One of the big downsides of multisourcing is that you may lose visibility into ongoing projects. Yes, IT vendors typically offer reporting and insights, but they’ll only be covering their small slice of the pie. You may have to struggle to get a broader picture of how day-to-day operations are proceeding across providers. And that difficulty alone means teams typically need to dedicate more of their internal resources to vendor management. Essentially, you have to hire a passel of in-house employees just to make sure everything is going smoothly. Managed IT vendors, on the other hand, provide regular reports so you can easily understand how all your tech is doing. For instance, at Taylored, every one of our managed IT clients is connected with a Virtual CIO who meets frequently with client contacts to make sure all key players stay informed. In that sense, it’s a win for team productivity.
Before deciding on your company’s IT strategy, you’ll need to predict your needs for the future — not such an easy task these days. Futures shift rapidly in today’s digital economy, and new tech empires can rise or fall in a matter of months. If you want to stay the course for the long haul, you must bend to change rather than resist it. And that means doing everything you can to keep operations scalable. One of the big benefits our all-in-one IT departments offer to clients is the ability to scale up as they grow, then back down when it makes it more fiscal sense — without compromising network stability or experiencing service gaps in the process. Sure, you could accomplish the same thing by cutting a long-time vendor loose, but you might have to give up a whole technology tower, rather than just reducing your IT services. Managed IT makes it easy to be flexible.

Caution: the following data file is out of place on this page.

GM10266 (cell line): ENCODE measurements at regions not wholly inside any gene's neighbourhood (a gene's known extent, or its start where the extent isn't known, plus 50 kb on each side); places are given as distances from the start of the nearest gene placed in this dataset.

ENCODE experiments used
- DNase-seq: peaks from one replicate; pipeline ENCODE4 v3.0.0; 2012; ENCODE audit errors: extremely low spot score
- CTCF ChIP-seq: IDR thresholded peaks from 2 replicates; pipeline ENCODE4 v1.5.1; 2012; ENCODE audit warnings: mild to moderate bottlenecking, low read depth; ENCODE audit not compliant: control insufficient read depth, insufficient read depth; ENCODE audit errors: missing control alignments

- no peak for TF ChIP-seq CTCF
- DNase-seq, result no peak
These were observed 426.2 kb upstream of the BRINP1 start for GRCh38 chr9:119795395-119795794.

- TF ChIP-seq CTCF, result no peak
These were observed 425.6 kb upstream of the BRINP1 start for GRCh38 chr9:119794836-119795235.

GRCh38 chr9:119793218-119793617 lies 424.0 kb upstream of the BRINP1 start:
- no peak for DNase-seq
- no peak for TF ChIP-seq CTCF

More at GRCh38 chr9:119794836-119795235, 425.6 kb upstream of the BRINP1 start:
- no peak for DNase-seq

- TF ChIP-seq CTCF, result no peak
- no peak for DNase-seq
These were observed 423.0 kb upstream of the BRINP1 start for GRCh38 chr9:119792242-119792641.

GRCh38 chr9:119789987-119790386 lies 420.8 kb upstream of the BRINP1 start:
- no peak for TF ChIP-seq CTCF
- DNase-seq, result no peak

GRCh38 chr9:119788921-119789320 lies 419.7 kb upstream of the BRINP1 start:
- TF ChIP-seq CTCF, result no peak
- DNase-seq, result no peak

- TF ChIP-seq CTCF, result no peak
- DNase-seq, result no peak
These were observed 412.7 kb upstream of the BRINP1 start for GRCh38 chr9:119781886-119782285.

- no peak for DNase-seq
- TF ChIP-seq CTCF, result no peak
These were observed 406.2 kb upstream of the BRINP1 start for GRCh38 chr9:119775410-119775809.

So why would a business owner choose multisourcing over managed IT? The answer usually lies in vendor expertise. Multisourcing allows companies to capitalize on vendor specialties, taking advantage of the talent that niche vendors offer. Managed vendors provide a broad selection of IT services, but they may not be as competitive when it comes to certain areas of technical prowess. At Taylored, we don’t pretend to offer every kind of service your company will need as your business needs fluctuate. Instead, our Virtual CIOs will work directly with additional vendors as necessary to deliver the same level of oversight to every project. We’re happy to take on a vendor manager role so that you can leverage the best talent — without contractual obligations getting in the way. We think of ourselves as your remote IT department — as a partner, not a vendor — so collaboration is baked right into our business model. And that means you can spend less time hiring and negotiating with vendors, and more time on your core competencies.